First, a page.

In the market for your first home? Maybe you’re just thinking about becoming a first-time homebuyer. There’s a lot to consider: you’ve likely discovered that a mere mile or two can dramatically affect the cost of real estate, housing stock quality, school performance, services available, anticipated tax burden and neighborhood safety.
Sometimes, first-time homebuyers get cold feet.
Maybe you’re worried about tying up so much money in a single investment and renting seems a lot more comfortable.
Don’t give up! David Bach, author of “The Automatic Millionaire,” recently told Business Insider that “the pundits who say homeownership doesn’t work: they’re just wrong. Homeowners in this country are worth 38 times what a renter is. If you want to guarantee yourself financial insecurity, rent for the rest of your life…Ultimate financial security comes from buying the home that you live in, paying it down and getting debt-free.”
Here’s a look at some of the basic information that every first-time homebuyer should know before signing another check for the landlord — or inking a mortgage on a big mistake.
What every first-time homebuyer should know
Location is key. Are you going to be more at home in a city? A suburb? Out on the farm? It’s the first choice you need to make.
The case for urban living…
A first-time homebuyer may prefer the convenience of walking to restaurants and shops in the city rather than driving from suburb to suburb to visit the next mall or shopping center. There are more jobs to be had and a wider variety of experiences to enjoy.
“Urban areas have more opportunities for employment, especially in competitive, progressive industries, such as computers, technology and high-level corporations,” notes Reference.com. “Cities often have a better quality of living, and though cost of living is higher in most cities, the trade-off for a better quality of life is worth it for some people. Educational centers are more prevalent and common in urban areas, so for people interested in furthering their education, a city has many more opportunities than rural areas.
“Social and personal life are two other commonly quoted reasons for moving. Cities provide more opportunities to get out and meet people, such as social clubs, bars, dance clubs and support groups. For people with unique interests, it is easier to find like-minded individuals in urban areas than in isolated rural regions. Some people move to urban areas for personal reasons, such as getting closer to the family or work of a significant other, or to find better opportunities for their children.”
…and the case for the suburbs.
Living in the city can be expensive and millennials and other potential first-time homebuyers are discovering this unpleasant fact: The Atlantic reports that they can’t afford to leave.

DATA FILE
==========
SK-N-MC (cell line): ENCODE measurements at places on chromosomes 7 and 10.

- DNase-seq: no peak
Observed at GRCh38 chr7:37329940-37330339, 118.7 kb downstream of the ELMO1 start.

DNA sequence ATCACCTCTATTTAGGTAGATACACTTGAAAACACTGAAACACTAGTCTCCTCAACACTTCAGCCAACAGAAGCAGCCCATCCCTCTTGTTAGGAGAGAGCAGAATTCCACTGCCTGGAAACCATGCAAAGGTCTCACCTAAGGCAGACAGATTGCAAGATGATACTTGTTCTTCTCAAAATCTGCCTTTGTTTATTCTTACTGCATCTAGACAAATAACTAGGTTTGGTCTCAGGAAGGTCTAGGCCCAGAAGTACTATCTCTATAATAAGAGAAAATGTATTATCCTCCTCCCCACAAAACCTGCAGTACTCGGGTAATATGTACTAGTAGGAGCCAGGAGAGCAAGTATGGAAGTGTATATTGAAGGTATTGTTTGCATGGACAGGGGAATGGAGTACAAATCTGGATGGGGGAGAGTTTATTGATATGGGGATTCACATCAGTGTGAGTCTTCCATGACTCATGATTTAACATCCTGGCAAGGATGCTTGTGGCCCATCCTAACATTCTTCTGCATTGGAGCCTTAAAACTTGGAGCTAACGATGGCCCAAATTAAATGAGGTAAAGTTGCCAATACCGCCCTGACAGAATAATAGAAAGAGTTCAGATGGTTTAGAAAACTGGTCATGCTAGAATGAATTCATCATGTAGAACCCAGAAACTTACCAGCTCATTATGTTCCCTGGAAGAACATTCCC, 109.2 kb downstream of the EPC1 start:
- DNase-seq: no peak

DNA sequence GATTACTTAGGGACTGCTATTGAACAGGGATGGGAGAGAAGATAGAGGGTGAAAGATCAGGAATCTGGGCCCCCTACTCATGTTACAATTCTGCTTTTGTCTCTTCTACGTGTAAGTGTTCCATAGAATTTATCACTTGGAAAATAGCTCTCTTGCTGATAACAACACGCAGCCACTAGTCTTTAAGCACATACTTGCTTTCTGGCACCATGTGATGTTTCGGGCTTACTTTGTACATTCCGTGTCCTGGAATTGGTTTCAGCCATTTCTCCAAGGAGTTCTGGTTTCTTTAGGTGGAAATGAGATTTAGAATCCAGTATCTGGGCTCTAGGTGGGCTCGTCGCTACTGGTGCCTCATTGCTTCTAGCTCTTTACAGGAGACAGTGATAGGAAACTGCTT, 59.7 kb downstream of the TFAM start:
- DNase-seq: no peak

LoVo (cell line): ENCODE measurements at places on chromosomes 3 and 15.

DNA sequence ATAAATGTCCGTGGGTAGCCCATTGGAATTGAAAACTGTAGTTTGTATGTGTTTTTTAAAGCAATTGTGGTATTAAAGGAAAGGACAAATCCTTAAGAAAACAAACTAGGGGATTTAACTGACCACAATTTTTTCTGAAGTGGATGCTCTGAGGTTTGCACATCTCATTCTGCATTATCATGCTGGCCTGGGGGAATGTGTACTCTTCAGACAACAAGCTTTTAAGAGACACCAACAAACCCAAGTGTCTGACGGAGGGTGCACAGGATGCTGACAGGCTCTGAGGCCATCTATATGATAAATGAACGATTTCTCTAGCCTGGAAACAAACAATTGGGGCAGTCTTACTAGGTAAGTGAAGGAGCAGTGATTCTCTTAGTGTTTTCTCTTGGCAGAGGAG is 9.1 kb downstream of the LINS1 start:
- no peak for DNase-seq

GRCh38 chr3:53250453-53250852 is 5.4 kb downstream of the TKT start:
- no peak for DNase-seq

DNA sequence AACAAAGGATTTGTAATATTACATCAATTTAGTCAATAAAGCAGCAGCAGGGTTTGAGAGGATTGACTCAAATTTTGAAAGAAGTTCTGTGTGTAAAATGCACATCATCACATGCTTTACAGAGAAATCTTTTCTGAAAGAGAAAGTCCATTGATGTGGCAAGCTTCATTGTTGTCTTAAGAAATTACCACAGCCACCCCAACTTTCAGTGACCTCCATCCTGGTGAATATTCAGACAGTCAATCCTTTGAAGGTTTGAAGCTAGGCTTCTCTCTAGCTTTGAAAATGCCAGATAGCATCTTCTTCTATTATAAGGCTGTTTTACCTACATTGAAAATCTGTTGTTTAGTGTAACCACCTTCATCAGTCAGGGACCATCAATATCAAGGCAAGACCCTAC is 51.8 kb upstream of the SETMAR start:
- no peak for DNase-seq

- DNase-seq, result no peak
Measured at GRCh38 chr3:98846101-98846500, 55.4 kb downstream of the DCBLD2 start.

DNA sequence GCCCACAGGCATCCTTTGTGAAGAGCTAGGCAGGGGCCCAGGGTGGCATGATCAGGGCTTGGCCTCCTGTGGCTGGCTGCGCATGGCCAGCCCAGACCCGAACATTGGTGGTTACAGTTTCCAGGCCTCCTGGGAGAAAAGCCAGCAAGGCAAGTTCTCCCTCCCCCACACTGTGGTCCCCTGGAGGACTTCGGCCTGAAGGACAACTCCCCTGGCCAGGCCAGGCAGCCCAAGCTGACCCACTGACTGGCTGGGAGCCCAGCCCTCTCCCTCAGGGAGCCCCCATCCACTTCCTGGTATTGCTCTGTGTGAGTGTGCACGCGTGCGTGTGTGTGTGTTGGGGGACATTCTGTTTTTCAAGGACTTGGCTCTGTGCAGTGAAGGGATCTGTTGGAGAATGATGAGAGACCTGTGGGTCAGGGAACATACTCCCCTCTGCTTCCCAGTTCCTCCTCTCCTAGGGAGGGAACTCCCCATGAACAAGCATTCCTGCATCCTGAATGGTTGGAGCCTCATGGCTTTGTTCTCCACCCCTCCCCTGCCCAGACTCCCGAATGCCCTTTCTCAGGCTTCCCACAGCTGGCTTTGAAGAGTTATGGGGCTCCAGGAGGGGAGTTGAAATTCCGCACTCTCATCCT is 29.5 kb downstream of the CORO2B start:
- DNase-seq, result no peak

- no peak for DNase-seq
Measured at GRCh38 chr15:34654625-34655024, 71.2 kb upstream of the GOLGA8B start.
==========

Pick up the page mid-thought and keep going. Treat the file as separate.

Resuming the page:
“Millennials,” writes Joe Pinsker, “often don’t have enough money saved up to consider buying a house somewhere else—let alone covering the moving costs to get there or possibly suffering a pay cut or taking on a less thrilling job.”
What’s so great about the suburbs? The quality of schools are often better; the environment can be less noisy and over-lit; the cost of living tends to be lower.
Overall, suburban dwellers seem to be pretty happy.
“Suburbanites are happier with where they live than those who live in cities or rural areas, according to a recent Pew survey,” SFGate.com reports. “The survey found that 42 percent of suburban residents rated their community satisfaction as high, a larger percentage of residents than those who live in cities, the country or small towns.”
Research neighborhoods when you consider your first home. Some basics to consider:
- Are you looking to live near people your age?
- If you have children, do other kids and families live nearby?
- Where are the nearest schools located?
- What are the crime rates in the neighborhood?
Some red flags to note:
Abandoned properties / neglected landscaping. Deteriorating houses and buildings can be breeding grounds for rats, mice and other pests. Blight is a key indicator of crime issues. Neglected landscaping can hide rodents and bugs and may be a sign of heavy foreclosures.
Lots of renovations / new builds. When a dated region starts experiencing growth property values in tend to rise. This could signal a great investment opportunity for your and your family — if you’re willing to put up with a few rough years while the neighborhood transitions.
Revitalized neighborhoods can be a double-edged sword for a first-time homebuyer. The classic pattern in neighborhoods referred to as “transitioning,” “gentrifying” or “reviving” starts with initial investments that lead to popularity with new residents who were priced out of other parts of the city.